Pediatric Palliative Care Q&A
Questions answered by health care professionals of Harriet Lane Compassionate Care
Answer: We have tried to address caregiver suffering in several ways at the Children's Center. We initiated educational forums in order for staff to build their knowledge, skills and comfort level in providing palliative care. We also offer bereavement debriefing sessions after the death of each patient in order for staff to express their personal and professional responses to the death, and to review ways to support themselves and each other. We also offer opportunities for meaning-making which can be healing: an Annual Tribute service to honor patients and a candle lighting service for staff. Some people find it helps to develop their own personal rituals, or rituals for a particular unit, such as holding a moment of silence at a staff meeting or making a donation in memory of the patient. Health care professionals face multiple losses and everyone responds to grief in their own way. Offering a variety of opportunities seems to be an effective way to provide support.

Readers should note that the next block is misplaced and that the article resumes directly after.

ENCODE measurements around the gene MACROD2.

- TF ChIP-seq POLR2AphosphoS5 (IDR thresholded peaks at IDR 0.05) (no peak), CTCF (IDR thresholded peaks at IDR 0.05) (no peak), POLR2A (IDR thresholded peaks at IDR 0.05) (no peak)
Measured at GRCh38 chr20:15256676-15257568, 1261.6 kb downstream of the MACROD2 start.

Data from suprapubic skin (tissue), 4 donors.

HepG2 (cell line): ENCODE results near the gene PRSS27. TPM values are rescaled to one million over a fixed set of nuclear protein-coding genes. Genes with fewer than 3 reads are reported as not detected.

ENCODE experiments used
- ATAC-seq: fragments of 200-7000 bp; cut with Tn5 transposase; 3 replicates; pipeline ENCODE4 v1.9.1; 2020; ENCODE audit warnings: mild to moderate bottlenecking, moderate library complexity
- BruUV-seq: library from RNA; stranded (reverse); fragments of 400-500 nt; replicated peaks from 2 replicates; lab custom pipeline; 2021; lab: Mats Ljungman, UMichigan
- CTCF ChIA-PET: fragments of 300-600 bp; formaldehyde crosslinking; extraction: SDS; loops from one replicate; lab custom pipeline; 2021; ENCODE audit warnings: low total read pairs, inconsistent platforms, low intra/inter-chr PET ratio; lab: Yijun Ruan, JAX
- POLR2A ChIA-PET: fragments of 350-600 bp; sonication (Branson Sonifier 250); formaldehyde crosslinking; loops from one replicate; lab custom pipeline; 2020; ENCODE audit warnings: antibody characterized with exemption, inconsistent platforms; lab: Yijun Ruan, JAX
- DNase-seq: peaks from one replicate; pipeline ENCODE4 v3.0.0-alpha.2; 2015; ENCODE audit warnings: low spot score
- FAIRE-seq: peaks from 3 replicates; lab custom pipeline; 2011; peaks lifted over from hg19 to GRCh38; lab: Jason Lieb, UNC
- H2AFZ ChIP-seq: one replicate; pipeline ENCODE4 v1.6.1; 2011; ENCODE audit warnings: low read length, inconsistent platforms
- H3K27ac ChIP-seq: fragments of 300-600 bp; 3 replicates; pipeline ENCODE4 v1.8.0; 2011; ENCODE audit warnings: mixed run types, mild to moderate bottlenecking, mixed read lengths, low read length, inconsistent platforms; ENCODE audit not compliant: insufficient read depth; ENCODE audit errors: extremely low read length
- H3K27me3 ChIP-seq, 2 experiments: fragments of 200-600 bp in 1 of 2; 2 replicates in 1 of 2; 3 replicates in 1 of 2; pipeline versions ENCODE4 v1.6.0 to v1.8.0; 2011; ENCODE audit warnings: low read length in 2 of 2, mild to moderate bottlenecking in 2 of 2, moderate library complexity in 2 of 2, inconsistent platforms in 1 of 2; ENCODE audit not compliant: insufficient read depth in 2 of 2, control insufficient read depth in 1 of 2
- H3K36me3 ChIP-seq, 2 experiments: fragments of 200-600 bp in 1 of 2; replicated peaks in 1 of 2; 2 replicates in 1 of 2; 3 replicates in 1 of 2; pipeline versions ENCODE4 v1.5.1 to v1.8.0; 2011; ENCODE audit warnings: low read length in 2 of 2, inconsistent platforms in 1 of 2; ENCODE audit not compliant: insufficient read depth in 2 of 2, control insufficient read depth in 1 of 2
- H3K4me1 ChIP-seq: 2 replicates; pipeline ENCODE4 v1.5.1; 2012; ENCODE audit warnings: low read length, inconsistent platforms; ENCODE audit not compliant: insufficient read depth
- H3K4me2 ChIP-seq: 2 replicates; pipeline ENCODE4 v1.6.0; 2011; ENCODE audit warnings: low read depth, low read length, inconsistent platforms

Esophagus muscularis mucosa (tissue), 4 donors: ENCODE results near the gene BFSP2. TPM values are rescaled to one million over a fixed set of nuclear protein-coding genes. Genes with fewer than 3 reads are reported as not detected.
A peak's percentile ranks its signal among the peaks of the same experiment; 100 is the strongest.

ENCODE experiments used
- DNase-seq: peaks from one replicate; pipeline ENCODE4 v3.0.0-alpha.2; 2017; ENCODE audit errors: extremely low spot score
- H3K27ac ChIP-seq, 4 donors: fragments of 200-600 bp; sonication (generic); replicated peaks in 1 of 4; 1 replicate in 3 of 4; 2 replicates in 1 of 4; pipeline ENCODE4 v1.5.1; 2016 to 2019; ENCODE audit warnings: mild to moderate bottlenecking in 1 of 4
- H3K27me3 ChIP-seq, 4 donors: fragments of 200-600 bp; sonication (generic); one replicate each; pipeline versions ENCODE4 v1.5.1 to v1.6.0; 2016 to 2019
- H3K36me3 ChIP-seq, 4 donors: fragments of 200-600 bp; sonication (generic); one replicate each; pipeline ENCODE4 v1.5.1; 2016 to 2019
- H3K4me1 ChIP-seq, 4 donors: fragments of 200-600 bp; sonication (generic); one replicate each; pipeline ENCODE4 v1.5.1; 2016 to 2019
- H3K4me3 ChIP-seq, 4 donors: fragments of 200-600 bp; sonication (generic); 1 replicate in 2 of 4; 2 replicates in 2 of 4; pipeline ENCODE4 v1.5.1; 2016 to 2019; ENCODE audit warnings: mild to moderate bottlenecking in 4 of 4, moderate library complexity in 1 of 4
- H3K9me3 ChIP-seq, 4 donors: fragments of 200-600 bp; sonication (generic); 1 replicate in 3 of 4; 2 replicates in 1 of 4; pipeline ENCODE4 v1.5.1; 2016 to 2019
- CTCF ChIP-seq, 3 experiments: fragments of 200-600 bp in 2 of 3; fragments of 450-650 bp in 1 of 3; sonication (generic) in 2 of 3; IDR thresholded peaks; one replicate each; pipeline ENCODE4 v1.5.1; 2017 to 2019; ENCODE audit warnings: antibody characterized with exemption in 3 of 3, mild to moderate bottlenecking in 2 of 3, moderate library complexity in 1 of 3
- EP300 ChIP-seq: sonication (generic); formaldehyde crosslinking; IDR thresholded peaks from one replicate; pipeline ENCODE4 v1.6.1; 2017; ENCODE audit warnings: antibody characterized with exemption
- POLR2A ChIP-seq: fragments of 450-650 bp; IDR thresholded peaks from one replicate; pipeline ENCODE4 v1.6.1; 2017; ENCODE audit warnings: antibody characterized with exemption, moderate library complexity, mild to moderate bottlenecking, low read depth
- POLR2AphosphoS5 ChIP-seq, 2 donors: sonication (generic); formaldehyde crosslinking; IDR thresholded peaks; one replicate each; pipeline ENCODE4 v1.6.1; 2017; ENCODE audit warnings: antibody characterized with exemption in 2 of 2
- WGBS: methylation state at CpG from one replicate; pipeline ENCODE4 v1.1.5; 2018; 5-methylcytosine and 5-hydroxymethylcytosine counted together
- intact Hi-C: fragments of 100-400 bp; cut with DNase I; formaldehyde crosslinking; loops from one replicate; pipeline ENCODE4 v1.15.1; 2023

Scott Jay Regner, Nottingham, Maryland: Very good article, very beautiful and very human. My question is, are there courses of study and a career path for those who wish to work in the field of caring for the terminally ill?
Answer: There are many meaningful ways to provide care for the terminally ill. Health care professionals can specialize in palliative or hospice medicine. Counseling programs for social workers, counselors and chaplains would offer courses related to end-of-life care and grief. If you have a particular interest in working with pediatric patients, child life specialists focus specifically on children's development and supporting patients and families through illness or traumatic injury. Some of the websites listed as resources in the article have excellent educational materials through their sites.